Drop by Drop

I began writing the following piece several weeks ago and never finished more than a few sentences at a clip before becoming too tired to write another word. The work on the farm is difficult, it is labor intensive and it brings with it a deep, satisfied exhaustion that is hard to explain. None of it compares to the sugaring season when we make maple syrup from the collected sap of over a thousand mature maples each year. It begins in the deepest part of Winter when the snow pack can be three foot deep or more, on snowshoes across a boulder strewn landscape that rises almost a thousand feet from bottom to top and it ends with the budding of the maples in early Spring with the final cleanup of the gear and equipment only days before the first seeds are sown. I apologize for the erratic style of the chronicle and for the often technical nature of the piece, but I thought it stood on its own despite these flaws and I wanted to present it as I wrote it, rough and unpolished.

When we first bought the farm we didn’t know anything about the maple trees. The former owner had pointed out the derelict sugar house, its roof caved in, the back wall blown out from decades of inattention, but it hadn’t really occurred to me that we would wind up making maple syrup as a crop. The farm had a reputation for it’s syrup back in the early part of the last century, its sugar house was state of the art by the standards of 1900; indoor running water, dual evaporators, a finishing room and even tin lines. To my eyes all I saw was a gloomy ruin half buried in the mountain side of the farm, what I missed were the majestic maples that clustered around it and spread upwards for almost a hundred acres, row after row of closely cropped sugar maples, two centuries old.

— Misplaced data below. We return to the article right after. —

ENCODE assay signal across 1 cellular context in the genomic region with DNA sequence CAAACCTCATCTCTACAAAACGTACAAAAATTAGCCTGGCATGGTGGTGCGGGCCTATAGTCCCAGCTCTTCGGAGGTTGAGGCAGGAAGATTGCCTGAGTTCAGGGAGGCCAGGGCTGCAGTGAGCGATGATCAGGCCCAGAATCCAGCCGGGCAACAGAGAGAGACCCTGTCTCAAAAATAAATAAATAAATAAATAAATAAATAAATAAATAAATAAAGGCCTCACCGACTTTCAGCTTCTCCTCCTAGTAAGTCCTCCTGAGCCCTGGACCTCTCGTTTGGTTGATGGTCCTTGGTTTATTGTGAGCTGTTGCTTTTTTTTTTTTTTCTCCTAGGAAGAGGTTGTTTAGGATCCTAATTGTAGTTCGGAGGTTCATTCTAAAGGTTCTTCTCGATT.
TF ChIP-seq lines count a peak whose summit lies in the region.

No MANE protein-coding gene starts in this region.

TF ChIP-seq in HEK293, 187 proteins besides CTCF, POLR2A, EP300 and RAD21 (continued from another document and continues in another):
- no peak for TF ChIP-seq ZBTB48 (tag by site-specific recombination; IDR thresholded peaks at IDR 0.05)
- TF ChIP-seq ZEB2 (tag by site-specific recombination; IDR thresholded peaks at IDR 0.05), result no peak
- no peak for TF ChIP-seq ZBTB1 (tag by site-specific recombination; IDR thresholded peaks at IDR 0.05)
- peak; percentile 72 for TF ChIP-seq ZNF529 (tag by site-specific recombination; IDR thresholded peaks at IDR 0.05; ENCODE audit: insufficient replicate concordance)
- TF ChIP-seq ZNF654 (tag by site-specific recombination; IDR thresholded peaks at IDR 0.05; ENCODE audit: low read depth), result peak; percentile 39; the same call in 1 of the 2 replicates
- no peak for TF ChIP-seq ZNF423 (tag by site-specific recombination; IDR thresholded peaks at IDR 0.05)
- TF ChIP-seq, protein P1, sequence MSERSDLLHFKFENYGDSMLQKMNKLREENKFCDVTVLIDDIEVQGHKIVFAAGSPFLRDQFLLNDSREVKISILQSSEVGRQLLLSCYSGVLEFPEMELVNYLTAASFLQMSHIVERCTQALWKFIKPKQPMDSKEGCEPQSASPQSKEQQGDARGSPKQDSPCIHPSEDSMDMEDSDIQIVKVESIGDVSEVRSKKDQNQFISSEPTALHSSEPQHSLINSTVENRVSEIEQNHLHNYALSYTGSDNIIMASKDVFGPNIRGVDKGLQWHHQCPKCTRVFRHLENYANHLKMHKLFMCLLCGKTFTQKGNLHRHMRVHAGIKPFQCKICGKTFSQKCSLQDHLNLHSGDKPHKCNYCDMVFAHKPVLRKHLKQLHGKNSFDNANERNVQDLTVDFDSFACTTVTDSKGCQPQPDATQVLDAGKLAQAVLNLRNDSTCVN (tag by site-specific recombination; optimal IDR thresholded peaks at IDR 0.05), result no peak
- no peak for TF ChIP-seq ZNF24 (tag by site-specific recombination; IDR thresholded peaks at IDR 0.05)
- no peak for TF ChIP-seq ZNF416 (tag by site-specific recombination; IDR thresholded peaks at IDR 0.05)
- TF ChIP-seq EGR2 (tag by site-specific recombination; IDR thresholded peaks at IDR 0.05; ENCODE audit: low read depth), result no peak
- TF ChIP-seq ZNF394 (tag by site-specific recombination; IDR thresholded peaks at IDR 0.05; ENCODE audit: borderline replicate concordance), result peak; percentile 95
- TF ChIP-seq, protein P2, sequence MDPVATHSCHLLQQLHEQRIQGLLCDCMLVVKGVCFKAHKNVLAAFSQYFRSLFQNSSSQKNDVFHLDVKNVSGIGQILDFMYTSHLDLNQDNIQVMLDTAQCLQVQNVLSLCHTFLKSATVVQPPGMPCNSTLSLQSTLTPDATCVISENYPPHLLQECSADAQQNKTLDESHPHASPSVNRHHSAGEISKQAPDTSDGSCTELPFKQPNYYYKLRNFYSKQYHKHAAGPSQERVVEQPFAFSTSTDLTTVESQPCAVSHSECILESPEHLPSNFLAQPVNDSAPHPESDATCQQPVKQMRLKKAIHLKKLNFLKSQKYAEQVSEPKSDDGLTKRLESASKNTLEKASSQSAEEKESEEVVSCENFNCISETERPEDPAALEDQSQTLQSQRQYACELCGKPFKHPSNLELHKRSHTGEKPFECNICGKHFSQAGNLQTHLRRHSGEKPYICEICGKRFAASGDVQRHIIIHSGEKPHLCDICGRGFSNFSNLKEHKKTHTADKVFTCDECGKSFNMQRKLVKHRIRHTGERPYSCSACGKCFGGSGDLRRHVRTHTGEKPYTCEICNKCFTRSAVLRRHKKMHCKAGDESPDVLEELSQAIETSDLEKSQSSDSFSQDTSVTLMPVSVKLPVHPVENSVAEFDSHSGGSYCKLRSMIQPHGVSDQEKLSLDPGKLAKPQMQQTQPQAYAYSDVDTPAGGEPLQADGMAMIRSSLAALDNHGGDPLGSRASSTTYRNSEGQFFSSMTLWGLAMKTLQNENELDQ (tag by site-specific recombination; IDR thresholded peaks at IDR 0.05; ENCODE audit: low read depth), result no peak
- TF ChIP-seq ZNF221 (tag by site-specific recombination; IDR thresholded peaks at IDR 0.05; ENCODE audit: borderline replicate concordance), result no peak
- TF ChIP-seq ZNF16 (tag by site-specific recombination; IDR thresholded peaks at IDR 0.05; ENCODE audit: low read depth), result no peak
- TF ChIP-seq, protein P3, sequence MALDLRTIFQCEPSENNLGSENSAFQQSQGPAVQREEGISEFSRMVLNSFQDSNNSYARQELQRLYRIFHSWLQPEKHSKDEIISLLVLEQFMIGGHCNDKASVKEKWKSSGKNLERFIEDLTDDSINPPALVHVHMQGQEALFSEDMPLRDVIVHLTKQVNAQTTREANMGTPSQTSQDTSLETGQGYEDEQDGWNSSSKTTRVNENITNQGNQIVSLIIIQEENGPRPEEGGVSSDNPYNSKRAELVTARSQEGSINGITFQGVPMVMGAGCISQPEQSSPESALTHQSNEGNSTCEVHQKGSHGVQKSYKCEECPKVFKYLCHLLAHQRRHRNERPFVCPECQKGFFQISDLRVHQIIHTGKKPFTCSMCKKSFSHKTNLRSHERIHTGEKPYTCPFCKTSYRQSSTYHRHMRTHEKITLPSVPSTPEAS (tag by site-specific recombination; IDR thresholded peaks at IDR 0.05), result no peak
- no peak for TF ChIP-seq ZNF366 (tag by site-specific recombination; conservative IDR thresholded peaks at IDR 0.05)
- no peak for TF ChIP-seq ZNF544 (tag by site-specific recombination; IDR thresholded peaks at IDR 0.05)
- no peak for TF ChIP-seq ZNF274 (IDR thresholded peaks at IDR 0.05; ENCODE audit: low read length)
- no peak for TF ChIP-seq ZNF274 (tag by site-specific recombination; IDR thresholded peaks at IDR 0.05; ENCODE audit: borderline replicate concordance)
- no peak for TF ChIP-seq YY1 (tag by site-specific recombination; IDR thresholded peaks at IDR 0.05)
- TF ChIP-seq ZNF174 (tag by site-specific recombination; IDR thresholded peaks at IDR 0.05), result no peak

When you’re tapping you carry your tools with you; hammer, drill with an extra battery and a couple of 5/16” bits, ratchet tool, tie wire twister, insertion tool, 2 stainless steel ring shank nails, taps, three ways, joiners, drop unions, caps and extra wire. There’s a small torch, assorted hose clamps, ratchet strainers, flat tip screwdriver, a flat bar and Y’s. You learn to carry your a folding Buck belt knife instead of cutters or a pocket knife because it’s easier to get at. You know to take an oil stone to it every night because plastic hose cuts cleaner with a well sharpened knife. Everything is packed into a canvas slouch bag, with three outside pockets and plenty of room for everything else in the main bag. You carry the drill hanging off your right side belt loop and hammer hanging from the loop on the left side of the Carharts. I have no idea how many miles are walked in a single day, up the ravines and across boulder fields, down into the pastures on the south side of the farm and back and forth to the sugar house or the barn at least a few times a day for extra parts or something left behind. I do know that by the end of each day during the season by the time I finally shrug out of my clothes and make my way to bed there isn’t so much as a muscle left that hasn’t been worked to its limit. Sleep overwhelms, blankets and swallows me up.